The latest Consumer Price Index (CPI) data from the Australian Bureau of Statistics, shows annual top-line Australian food price inflation had slowed to 8.0 per cent in the March 2023 quarter, from 9.2 per cent seen in the previous (December 2022) quarter.
Rabobank senior food retail analyst Michael Harvey said while this easing was good news for consumers, indicating “Australia has passed peak food inflation as we had largely been anticipating,” the figure was still well above the long-term (10-year) average of food inflation of 2.2 per cent.
Mr Harvey said the March 2023 CPI showed there were “mixed results across the food basket which reinforces Rabobank’s view that food price inflation will remain elevated for some time, and it will be a bumpy road to a more normal food inflation environment locally”.
Mr Harvey said the outlook for food price inflation for the remainder of year would be dependent on growing conditions for Australia’s agricultural sector.
“And we will also be keeping a close watch on global pressures, which have contributed to the food inflationary pressures, such as commodity markets, supply chain shocks and elevated energy prices,” he said.
Overall, the latest figures showed “the meat aisles are providing less ‘sticker shock’ for consumers.”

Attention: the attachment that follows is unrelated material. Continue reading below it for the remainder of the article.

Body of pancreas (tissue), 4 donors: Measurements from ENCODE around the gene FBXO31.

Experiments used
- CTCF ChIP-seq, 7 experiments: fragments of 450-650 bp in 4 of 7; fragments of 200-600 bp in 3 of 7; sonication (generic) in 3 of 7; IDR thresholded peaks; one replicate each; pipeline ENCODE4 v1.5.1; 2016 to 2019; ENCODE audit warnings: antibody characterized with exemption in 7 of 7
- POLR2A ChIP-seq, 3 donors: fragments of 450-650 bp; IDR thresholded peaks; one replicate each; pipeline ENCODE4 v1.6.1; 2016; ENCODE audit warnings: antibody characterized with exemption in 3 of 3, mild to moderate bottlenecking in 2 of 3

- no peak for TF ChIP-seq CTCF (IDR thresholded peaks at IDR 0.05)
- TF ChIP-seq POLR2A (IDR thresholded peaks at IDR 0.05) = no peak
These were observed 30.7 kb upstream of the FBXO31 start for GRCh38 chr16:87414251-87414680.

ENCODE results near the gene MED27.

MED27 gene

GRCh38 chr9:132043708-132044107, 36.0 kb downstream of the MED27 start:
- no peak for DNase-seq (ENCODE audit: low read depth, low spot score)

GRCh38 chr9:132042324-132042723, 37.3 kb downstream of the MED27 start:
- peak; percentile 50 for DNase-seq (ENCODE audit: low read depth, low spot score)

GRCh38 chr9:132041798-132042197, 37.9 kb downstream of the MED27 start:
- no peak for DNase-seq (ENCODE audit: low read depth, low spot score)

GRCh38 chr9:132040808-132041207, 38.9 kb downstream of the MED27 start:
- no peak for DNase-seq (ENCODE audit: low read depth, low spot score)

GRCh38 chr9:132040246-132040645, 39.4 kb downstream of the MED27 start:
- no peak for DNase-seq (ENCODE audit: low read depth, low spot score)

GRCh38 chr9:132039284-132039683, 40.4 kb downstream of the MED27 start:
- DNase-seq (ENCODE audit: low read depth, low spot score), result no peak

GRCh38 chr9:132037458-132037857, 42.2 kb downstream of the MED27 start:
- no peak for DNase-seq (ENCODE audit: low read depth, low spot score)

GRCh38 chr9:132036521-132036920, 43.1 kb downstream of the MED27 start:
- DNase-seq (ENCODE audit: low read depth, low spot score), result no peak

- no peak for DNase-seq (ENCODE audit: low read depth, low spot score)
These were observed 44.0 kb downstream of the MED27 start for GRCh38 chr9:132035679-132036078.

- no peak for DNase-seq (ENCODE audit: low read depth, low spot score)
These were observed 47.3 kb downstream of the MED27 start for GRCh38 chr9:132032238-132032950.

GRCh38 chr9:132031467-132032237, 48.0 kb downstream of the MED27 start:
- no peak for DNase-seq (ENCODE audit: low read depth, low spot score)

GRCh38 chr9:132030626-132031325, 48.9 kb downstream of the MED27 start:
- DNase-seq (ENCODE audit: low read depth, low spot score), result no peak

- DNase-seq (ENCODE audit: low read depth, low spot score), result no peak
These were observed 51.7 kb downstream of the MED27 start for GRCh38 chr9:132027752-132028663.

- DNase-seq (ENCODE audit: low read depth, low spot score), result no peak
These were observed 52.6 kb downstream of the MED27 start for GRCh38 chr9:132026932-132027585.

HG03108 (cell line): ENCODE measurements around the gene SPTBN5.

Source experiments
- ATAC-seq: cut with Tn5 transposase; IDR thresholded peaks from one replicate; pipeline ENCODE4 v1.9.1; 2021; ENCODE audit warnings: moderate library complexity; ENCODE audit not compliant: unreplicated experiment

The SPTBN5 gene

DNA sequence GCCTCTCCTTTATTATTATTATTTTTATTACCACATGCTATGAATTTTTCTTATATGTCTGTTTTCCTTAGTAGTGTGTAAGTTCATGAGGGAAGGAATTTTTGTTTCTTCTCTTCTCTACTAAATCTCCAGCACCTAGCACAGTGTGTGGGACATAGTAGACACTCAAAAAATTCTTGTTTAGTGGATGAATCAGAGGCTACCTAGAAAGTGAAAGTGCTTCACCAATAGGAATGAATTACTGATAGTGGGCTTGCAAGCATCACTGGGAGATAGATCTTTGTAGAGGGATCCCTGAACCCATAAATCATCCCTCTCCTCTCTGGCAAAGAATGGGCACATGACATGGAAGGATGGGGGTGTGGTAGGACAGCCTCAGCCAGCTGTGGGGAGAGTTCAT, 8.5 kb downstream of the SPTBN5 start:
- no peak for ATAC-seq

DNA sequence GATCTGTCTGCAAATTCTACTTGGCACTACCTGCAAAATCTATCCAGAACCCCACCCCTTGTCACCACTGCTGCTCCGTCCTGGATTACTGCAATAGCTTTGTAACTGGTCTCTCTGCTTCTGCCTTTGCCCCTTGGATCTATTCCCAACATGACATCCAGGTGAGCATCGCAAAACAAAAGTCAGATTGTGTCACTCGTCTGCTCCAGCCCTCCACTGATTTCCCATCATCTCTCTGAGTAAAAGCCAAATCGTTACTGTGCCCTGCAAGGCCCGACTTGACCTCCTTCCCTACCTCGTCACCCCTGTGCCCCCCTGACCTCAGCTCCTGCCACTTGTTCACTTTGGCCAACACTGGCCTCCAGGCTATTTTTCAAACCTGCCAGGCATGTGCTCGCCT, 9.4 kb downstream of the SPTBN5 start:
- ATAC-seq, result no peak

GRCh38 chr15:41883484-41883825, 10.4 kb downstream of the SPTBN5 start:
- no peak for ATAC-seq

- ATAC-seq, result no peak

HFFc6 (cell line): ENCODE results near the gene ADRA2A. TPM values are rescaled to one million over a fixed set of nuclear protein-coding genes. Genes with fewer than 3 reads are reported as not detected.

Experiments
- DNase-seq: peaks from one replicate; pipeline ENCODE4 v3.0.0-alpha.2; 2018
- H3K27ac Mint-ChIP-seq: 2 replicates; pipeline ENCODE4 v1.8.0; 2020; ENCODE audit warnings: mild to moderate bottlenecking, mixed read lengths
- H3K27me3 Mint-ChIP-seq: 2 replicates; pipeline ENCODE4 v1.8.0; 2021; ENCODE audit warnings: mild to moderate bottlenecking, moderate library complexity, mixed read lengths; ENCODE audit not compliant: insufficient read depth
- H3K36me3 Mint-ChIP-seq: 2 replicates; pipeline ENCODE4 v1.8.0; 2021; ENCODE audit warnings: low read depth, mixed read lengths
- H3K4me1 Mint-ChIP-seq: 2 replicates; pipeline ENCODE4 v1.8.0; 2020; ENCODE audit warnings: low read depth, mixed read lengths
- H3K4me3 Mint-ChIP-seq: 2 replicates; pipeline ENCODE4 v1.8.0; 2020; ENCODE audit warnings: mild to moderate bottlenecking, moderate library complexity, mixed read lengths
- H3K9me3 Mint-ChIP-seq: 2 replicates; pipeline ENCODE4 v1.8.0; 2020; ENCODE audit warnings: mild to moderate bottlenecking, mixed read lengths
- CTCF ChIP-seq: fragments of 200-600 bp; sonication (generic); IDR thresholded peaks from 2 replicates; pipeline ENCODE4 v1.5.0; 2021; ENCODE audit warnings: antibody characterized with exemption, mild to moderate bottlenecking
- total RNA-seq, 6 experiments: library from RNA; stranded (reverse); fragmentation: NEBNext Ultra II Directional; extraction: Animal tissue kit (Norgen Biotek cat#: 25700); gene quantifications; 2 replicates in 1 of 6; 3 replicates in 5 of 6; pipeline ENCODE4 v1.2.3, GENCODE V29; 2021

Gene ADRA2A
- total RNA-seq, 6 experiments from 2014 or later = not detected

“For example, deflation was actually evident in lamb – the only sub-category in food to record a decline in prices. Lamb prices declined 2.4 per cent year-on-year compared with a 3.2 per cent year-on-year increase recorded in the previous quarter,” Mr Harvey said.
Lower price inflation levels (of single digits and below the headline 8.0 per cent) were also recorded for other categories including vegetables, beef, pork and spreads, according to Rabobank.
Rabobank associate analyst Pia Piggott said some fresh produce is seeing the benefit of more normal growing conditions and better availability.
“That said, fruit price inflation is still up 10.6 per cent year-on-year, with the impacts from weather events in 2022 still being felt on supply and prices of fruit,” she said.
“Avocados have also seen quite a high increase in prices over the first quarter of the year as supply from Western Australia was down, but as we have seen prices soften more recently and expect this to continue to do so as Queensland begins its Hass avocado harvest.”
Mr Harvey said some food categories “remain challenging for Aussie consumers with double digit rates of inflation still seen for bread, dairy and cooking oils.”
“And rates of inflation actually increased in the March 2023 quarter for cheese, snacks and eggs.”
“(It would) remain a volatile consumer market ahead given the broader cost of living pressures.”